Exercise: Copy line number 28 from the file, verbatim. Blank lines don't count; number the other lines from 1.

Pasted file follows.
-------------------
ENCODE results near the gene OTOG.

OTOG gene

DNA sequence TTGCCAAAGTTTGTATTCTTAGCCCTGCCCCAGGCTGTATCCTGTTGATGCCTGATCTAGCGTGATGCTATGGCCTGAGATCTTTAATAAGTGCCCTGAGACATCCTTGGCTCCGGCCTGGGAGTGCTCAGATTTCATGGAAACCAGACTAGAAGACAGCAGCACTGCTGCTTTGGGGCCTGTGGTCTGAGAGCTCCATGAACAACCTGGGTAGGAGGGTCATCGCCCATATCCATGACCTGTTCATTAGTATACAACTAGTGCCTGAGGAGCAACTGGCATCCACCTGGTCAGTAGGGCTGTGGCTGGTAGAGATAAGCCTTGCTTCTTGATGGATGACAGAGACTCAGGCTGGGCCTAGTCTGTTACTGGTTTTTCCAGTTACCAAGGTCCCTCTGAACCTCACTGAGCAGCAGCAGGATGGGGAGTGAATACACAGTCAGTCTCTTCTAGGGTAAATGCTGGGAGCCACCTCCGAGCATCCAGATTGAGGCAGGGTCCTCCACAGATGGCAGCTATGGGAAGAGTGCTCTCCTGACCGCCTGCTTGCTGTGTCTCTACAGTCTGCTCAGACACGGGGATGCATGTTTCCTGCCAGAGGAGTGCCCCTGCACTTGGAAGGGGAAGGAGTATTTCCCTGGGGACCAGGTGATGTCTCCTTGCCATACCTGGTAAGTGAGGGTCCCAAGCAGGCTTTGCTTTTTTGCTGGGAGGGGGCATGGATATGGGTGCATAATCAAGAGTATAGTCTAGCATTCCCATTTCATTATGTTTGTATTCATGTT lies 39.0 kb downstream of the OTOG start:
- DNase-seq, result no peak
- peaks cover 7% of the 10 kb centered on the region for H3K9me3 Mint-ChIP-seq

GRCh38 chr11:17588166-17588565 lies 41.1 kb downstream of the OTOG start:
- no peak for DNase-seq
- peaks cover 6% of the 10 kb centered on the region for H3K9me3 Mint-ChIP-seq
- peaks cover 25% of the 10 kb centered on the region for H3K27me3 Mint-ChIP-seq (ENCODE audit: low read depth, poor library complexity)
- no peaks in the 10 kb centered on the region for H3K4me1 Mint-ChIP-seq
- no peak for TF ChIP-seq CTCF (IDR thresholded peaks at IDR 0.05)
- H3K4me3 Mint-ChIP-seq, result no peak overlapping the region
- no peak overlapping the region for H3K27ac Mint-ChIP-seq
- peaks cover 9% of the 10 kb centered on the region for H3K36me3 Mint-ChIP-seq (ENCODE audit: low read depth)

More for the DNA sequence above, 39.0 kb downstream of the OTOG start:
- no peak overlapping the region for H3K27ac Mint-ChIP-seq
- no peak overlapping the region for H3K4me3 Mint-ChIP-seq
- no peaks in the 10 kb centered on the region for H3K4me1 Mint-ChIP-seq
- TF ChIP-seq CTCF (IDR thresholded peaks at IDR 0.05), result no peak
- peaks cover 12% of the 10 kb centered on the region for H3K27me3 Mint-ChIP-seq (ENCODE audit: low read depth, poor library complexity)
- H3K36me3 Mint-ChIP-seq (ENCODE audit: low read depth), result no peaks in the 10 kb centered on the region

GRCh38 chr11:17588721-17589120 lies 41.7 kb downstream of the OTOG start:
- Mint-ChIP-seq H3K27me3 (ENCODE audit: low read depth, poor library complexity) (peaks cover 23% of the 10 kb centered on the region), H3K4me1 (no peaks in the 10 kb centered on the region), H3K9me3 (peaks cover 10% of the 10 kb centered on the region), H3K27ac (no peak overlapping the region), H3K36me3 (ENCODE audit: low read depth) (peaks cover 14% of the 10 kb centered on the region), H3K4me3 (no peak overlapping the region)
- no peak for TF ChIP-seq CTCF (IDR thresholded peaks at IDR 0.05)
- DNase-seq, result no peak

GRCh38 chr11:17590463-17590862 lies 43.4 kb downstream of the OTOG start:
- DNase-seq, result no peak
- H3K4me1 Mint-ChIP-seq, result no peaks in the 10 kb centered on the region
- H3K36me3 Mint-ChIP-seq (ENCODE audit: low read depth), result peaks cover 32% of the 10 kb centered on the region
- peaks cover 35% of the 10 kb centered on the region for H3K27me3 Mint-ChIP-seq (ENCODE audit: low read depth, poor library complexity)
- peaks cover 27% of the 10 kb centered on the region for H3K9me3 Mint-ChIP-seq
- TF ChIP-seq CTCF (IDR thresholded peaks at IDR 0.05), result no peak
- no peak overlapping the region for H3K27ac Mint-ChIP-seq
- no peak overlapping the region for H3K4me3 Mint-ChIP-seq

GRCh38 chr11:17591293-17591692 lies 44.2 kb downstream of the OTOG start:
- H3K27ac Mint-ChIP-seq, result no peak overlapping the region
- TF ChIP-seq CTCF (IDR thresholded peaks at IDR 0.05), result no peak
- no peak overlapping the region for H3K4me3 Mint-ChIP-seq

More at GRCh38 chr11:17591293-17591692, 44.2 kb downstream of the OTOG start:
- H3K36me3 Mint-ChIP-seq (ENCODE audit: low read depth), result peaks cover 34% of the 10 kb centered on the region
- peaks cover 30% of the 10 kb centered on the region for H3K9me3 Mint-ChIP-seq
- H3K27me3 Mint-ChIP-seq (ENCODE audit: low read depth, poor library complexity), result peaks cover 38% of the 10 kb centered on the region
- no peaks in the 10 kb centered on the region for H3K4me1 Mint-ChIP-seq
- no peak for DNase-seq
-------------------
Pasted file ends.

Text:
- H3K4me1 Mint-ChIP-seq, result no peaks in the 10 kb centered on the region